Compact Disc (Audio)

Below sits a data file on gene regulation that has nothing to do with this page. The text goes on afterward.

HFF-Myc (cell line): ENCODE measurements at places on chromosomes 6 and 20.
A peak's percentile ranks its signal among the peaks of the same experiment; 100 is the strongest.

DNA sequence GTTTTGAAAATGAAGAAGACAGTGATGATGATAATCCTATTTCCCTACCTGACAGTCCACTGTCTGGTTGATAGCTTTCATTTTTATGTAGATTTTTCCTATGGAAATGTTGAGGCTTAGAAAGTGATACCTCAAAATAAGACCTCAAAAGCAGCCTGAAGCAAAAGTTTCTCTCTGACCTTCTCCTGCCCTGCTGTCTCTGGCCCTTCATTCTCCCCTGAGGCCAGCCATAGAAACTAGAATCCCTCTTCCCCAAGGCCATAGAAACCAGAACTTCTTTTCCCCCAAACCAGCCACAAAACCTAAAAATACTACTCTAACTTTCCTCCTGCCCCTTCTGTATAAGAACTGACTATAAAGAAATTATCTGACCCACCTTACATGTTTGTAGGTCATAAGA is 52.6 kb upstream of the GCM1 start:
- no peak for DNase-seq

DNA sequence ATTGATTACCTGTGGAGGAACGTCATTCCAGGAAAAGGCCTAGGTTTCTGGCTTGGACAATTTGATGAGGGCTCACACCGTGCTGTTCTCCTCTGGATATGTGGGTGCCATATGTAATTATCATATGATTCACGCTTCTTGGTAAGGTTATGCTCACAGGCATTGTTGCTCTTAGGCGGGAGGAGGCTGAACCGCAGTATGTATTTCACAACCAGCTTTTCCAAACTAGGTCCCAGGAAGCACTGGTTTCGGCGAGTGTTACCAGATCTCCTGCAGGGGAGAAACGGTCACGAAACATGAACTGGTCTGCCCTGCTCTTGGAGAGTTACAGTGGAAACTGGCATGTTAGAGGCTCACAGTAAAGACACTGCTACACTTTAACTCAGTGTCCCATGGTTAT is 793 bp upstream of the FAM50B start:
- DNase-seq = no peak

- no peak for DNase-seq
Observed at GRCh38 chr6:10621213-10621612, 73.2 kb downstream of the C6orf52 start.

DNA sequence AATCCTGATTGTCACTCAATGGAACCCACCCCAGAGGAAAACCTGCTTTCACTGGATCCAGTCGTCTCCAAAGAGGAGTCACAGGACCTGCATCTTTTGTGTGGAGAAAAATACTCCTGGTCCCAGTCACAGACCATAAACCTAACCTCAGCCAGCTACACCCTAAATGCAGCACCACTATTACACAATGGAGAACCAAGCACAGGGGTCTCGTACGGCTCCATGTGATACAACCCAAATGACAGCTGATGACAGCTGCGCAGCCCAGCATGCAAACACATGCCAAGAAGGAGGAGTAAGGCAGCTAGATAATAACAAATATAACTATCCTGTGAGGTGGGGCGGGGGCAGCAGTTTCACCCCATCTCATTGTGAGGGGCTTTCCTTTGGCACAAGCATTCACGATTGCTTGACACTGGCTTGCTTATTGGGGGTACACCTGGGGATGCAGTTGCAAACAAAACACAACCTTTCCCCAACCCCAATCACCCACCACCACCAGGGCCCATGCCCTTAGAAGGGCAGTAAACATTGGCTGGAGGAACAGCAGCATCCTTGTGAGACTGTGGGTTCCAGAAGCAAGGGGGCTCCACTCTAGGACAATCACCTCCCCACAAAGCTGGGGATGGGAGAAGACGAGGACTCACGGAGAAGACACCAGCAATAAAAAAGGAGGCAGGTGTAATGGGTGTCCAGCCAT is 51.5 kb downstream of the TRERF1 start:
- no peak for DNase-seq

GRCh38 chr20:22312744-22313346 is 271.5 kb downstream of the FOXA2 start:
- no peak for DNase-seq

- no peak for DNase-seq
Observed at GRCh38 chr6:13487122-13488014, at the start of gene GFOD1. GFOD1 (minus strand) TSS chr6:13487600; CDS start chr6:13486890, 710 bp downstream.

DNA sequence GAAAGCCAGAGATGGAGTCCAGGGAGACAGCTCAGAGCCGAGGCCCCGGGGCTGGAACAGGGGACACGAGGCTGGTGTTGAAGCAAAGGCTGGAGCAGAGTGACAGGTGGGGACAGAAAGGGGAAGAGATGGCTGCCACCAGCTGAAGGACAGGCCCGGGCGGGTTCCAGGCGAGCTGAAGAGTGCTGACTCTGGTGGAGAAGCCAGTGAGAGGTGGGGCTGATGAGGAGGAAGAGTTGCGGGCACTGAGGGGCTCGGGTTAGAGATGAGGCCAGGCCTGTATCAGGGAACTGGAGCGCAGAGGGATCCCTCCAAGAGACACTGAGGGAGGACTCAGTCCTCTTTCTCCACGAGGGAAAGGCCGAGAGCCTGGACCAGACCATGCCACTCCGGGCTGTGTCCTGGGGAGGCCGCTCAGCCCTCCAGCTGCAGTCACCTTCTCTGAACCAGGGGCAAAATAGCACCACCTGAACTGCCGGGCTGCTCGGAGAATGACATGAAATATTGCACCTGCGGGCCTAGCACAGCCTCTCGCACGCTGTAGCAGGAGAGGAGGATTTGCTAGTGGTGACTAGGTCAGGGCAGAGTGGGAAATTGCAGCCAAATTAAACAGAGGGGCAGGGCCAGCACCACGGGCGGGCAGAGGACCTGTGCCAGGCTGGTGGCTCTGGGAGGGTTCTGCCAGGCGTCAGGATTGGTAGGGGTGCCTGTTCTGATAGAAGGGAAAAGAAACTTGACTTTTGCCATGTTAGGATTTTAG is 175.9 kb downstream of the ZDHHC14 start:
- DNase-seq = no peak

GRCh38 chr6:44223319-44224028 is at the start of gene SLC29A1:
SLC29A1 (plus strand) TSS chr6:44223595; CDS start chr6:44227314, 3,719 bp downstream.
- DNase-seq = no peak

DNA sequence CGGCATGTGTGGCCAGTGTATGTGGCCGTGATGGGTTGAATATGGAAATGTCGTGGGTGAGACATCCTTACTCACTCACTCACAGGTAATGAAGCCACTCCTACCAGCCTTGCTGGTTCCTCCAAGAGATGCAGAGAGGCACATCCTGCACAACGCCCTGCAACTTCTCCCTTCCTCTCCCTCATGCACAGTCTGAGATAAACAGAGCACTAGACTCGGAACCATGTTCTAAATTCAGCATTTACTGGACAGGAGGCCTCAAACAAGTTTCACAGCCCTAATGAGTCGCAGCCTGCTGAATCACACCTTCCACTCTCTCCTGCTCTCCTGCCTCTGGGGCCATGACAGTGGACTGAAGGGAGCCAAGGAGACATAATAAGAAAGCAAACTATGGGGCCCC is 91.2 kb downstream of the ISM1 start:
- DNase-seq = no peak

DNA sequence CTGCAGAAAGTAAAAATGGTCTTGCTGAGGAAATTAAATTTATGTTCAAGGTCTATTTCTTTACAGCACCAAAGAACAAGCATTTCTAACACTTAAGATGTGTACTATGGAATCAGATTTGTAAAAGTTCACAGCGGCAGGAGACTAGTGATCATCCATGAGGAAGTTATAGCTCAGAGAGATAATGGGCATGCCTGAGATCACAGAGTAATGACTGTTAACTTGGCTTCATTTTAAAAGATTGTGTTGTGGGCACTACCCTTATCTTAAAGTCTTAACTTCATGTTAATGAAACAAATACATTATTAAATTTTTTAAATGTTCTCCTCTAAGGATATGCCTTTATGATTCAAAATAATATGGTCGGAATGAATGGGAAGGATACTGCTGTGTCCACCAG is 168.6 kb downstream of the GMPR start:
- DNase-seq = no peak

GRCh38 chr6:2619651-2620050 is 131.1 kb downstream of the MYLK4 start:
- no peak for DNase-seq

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Ever since he released his music in the early '80s (1983, to be exact), Michel Banabila has been hard to pinpoint to a specific genre or style. His musical output includes jazz, experimental cut-up electronics, world music (especially influenced by the Fourth World music as developed by Jon Hassell), New Age, eclectic pop tunes, music for dance or other stage projects, and soundtracks for TV productions. Some listeners may have found it somewhat difficult throughout the years to find their way in this versatile output that includes very different genres. Because of this versatility Banabila has grown into one of the most fascinating musicians in Europe and was always highly acclaimed by critics, which was well deserved. Nevertheless - for possibly that very same reason his work never came across the radar of most people, and that is something he does not deserve. When diving deeper into his output, one gets familiar with the trademark Banabila sound: his personal ways of using samples, the way he incorporates vocal fragments, the fact that there is always an emotional layer you can relate to, even in his most abstract works. Over the years, Banabila's work has progressed and evolved in different directions. It must be weird for any creative artist when the interest of new audiences (and labels) focuses on your earlier work - work that you have long left behind while exploring new directions. On the other hand: Whoever gets interested in your older work may also want to explore the newer stuff (which means they have almost forty years to explore, just imagine!). For this particular release, Bureau B chose a different approach. Instead of archiving early works from the 1980s, Wah-Wah Whispers focuses on Banabila's more recent output. It is a collection of works showcasing many facets of his music: a journey visiting the minimal and cinematic sample scape in the opener Take Me There, a robotic reggae-like rhythm (Tic Tac), contemplative ambient / fourth world scenes evolving into a downright funky beat (Hidden Story), the synth version of Secunde, and more. The album ends with a kaleidoscope of atmospheres gradually building up to a noise climax in Narita (the only collaboration track on the album, with Rutger Zuydervelt / Machinefabriek). No single compilation album could really do justice to the massive scope of Banabila's output since 1983, but with Wah-Wah Whispers, Bureau B did a wonderful job to facilitate a view into his more recent work (2013-2020, with the exception of Tic Tac, which is from 2001). This album is an invitation that may lead to explore Banabila's back catalogue and dive deeper into the work of one of Holland's most creative independent artists.
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